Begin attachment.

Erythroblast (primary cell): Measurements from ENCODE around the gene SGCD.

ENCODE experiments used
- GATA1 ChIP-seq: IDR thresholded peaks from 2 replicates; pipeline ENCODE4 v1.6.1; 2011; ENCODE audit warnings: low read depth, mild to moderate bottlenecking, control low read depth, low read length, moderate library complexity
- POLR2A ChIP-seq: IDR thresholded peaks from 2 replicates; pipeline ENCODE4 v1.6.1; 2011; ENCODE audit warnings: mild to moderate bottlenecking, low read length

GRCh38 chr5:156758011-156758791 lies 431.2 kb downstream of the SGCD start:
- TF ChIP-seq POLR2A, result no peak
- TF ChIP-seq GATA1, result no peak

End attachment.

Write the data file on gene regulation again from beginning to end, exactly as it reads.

Erythroblast (primary cell): Measurements from ENCODE around the gene SGCD.

ENCODE experiments used
- GATA1 ChIP-seq: IDR thresholded peaks from 2 replicates; pipeline ENCODE4 v1.6.1; 2011; ENCODE audit warnings: low read depth, mild to moderate bottlenecking, control low read depth, low read length, moderate library complexity
- POLR2A ChIP-seq: IDR thresholded peaks from 2 replicates; pipeline ENCODE4 v1.6.1; 2011; ENCODE audit warnings: mild to moderate bottlenecking, low read length

GRCh38 chr5:156758011-156758791 lies 431.2 kb downstream of the SGCD start:
- TF ChIP-seq POLR2A, result no peak
- TF ChIP-seq GATA1, result no peak